by Mel Starr
Release Date: February 28, 2011
2011 Monarch Books
Softcover Edition; 240 Pages
Genre: Historical Mystery
Source: Review Copy provided by Liftuse Blog Tours
Some valuable books have been stolen from Master John Wyclif, the well known scholar and Bible translator. He calls upon his friend and former pupil, Hugh de Singleton, to investigate. Hugh's investigation leads him to Oxford where he again encounters Kate, the only woman who has tempted him to leave bachelor life behind, but Kate has another serious suitor. As Hugh's pursuit of Kate becomes more successful, mysterious accidents begin to occur. Are these accidents tied to the missing books, or to his pursuit of Kate?
One of the stolen books turns up alongside the drowned body of a poor Oxford scholar. Another accident? Hugh certainly doesn t think so, but it will take all of his surgeon s skills to prove.
So begins another delightful and intriguing tale from the life of Hugh de Singleton, surgeon in the medieval village of Bampton. Masterfully researched by medieval scholar Mel Starr, the setting of the novel can be visited and recognized in modern-day England. Enjoy more of Hugh s dry wit, romantic interests, evolving faith, and dogged determination as he pursues his third case as bailiff of Bampton.
As always, it takes me several chapters to get used to the style of writing in these novels as Mr. Starr chooses to use language that is more appropriate to the style of the time. While I can adapt and even enjoy the style of the time, some readers may have difficulty with this and it may even be unappealing to some. Thankfully, a glossary is provided at the beginning of the book which enables the reader to check some of the words and terms and understand what is being talked about. It does slow down the development of the plot and characters if you are constantly checking, but perseverance does pay off as this was an interesting mystery, with a lot of depth and interesting detail of fourteenth century life.
I absolutely love historical fiction and appreciate the enormous amount of research an author has to do to bring a period to life in such a way. From the archaic way the people spoke, to the way they dressed, to the food they ate, and to their living conditions, the novel held a fascinating description of life in all of its forms. I was especially interested in the practice of medicine and the thoughts and beliefs that people practiced during that time. The court system was also interesting, and how closely Hugh came to being hanged based on the word of a noble was downright scary. And when he claimed the Benefit of Clergy in order to save his life, something I had never heard of, Hugh had to read a Bible passage in Latin perfectly and the 'judge' would decide if he read it perfectly or not. It was a joke as the judge could already have it in for you and if he decides you're guilty, you're guilty. The judge and the sheriff were the same person in this case, someone who had it in for Hugh. Scary stuff!! It was interesting to me that someone in the clergy would not be present to see if the passage was read correctly as the 'judge' may not even be able to read Latin.
I really like the way historical figures were presented in a candid way, with their problems laid out before them realistically. It took me a few chapters to realize that the John Wyclif portrayed in the novel was the man who would become famous for his English Bible translations. In this novel he was just a man trying to deal with the constant conflict between the secular and religious scholars.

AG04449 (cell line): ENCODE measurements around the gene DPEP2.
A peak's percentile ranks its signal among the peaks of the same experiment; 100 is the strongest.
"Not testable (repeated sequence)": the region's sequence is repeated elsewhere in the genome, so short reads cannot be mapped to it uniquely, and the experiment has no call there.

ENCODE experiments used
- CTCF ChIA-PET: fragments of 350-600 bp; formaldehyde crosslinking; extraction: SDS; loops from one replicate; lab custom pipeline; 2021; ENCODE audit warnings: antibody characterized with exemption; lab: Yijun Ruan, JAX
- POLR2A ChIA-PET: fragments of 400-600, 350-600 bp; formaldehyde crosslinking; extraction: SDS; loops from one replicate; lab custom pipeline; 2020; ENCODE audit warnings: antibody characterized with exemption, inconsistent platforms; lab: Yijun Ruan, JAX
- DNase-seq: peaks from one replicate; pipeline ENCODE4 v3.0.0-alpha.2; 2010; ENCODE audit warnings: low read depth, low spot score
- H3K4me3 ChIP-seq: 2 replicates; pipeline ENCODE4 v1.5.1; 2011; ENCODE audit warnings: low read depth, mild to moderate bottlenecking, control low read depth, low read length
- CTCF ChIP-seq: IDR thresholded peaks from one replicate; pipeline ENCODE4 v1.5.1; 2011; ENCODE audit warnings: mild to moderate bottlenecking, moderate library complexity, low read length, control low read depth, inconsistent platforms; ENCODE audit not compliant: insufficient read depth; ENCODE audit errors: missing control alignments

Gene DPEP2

One of my concerns with this novel was the plot. While the story was filled with interesting and charming characters and fascinating tidbits of the time period, the plot took a long time to get going and I wasn't totally certain exactly what the mystery was about until many chapters into the novel. It wasn't until Hugh was captured and jailed that I really found myself into the novel and captivated from that point on. Until that point, I felt like I was reading just to read. While I love reading from the first person, I do find that it is more difficult to weave more complex plot elements from that viewpoint. I also found the ending was somewhat abrupt and didn't quite tie up all the loose elements. Despite this, I enjoyed the novel and all its various quirks, and I definitely love the teaser in the final paragraph.
A Trail of Ink is a fascinating description of fourteenth century life as Hugh searches for lost books. While that doesn't seem like much today, twenty-two books would have been a fortune for a monk during this time period. While the plot took a long time to pick up speed, once it did, it hooked me completely and I was fascinated and enthralled. With a less than satisfying ending, it did leave off with a tantalyzing hook for the next book in the series, Unhallowed Ground, which I am really looking forward to reading. What Mel Starr does so well, however, is make you feel as if you're standing in fourteenth century England, with vivid descriptions and beautiful attention to detail. All in all it was a satisfying read.
Mel Starr was born and grew up in Kalamazoo, Michigan. After graduating with a MA in history from Western Michigan University in 1970, he taught history in Michigan public schools for thirty-nine years, thirty-five of those in Portage, MI, where he retired in 2003 as chairman of the social studies department of Portage Northern High School. Mel and his wife, Susan, have two daughters and seven grandchildren. http://www.melstarr.org/
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